It was clear from day one that doing a monster set correctly would require evolution. One, it helped us get small monsters, so we could fill out the creature curve. Two, it allowed the monsters to be more impactful as the game progressed. Three, it added a lot of unique flavor that played into the source material and would make the set feel different from other Magic sets.

Keyword Counters

That's when we remembered something that had been created during the Design Hackathon just a few weeks earlier. We were exploring what we could do with the punch-out technology that Amonkhet had used. One idea that we came up with was keyword counters where counters represented the permanent granting of a keyword. A +1/+1 counter grants a creature +1/+1. A flying counter would grant it flying.

The "Cricket" Vision Design team examined all the evergreen keywords and picked out the ones we thought would be useful:

  • Deathtouch
  • First strike
  • Flying
  • Lifelink
  • Menace
  • Reach
  • Trample
  • Vigilance

Interestingly, all eight of these keyword creature types made it through to print.

The evergreen keywords we didn't use:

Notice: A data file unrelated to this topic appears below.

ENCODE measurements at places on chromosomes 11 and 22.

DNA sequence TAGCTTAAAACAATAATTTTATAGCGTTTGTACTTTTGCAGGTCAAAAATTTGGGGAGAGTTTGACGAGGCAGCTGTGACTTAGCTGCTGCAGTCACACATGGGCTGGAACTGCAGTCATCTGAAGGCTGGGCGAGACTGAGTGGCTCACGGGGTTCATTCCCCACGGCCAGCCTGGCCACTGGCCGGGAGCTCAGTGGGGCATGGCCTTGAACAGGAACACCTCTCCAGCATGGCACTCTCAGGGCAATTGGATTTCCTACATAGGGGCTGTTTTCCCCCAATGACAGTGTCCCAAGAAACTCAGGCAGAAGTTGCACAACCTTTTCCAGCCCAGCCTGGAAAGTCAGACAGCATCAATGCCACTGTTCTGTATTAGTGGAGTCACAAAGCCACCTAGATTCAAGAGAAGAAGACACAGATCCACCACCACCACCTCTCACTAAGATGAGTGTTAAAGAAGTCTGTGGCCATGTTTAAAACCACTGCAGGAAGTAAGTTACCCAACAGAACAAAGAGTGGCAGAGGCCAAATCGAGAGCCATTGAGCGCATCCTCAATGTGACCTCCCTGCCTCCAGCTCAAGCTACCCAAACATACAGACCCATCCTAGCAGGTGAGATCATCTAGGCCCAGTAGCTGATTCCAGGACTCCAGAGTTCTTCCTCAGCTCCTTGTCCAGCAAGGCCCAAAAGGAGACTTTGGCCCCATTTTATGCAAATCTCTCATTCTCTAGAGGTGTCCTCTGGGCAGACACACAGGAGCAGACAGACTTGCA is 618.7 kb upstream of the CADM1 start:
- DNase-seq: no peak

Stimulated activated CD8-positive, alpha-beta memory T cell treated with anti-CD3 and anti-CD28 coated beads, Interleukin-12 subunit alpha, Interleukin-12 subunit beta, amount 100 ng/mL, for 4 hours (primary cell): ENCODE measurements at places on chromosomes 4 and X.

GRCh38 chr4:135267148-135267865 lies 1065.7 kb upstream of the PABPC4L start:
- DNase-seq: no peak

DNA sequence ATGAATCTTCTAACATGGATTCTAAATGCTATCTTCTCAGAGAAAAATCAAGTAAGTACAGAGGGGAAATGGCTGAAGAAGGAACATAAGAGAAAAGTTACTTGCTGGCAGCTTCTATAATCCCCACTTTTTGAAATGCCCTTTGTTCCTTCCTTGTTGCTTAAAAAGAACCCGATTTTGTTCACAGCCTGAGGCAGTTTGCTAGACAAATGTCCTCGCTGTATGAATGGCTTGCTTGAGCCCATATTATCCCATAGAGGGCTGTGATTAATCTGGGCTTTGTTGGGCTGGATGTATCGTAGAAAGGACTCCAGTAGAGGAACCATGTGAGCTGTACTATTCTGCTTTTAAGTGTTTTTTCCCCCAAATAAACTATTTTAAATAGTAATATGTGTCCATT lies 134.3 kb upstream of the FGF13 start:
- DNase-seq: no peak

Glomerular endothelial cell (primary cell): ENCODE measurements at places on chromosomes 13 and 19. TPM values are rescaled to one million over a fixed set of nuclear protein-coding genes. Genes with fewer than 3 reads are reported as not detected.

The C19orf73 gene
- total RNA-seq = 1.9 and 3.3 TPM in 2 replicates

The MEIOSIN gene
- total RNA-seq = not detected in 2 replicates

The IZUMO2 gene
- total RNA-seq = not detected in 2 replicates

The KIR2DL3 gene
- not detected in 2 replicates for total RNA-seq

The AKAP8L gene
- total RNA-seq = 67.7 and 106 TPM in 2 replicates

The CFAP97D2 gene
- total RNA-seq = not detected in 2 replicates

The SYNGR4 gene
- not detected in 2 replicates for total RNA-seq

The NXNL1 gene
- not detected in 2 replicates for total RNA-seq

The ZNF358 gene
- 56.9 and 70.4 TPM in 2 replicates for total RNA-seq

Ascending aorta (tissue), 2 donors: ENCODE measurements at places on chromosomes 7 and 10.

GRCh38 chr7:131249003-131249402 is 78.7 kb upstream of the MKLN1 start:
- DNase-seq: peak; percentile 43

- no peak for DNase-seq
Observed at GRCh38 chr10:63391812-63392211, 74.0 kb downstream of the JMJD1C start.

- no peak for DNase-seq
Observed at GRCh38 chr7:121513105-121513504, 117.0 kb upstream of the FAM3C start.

Defender – It seemed wrong to grant a negative keyword.

Double strike – We didn't think we wanted to use it enough to justify the counter.

Haste – It wasn't synergistic with our mutate mechanic, which I'll get to in a minute.

Hexproof – We were worried that granting hexproof too much would make for unfair gameplay.

Indestructible – We didn't think we wanted to use it enough to justify the counter.

Prowess – The ability stacks, and we were trying to avoid keyword counters that you would want multiples of on the same creature. There's also a lot of talk about removing prowess as an evergreen keyword.

Hexproof is the only one here to make it into the main set. This was done because we needed to have a second option for blue other than flying, and the Vision Design team's attempt to solve this problem (see below) didn't end up working out. Double strike and indestructible did end up becoming keyword counters in an accompanying Commander deck.

Realizing we were shy in blue keywords, we ended up adding two new keywords:

Sneaky – "Creatures with power 3 or greater can't block this creature." (Used in blue and black.)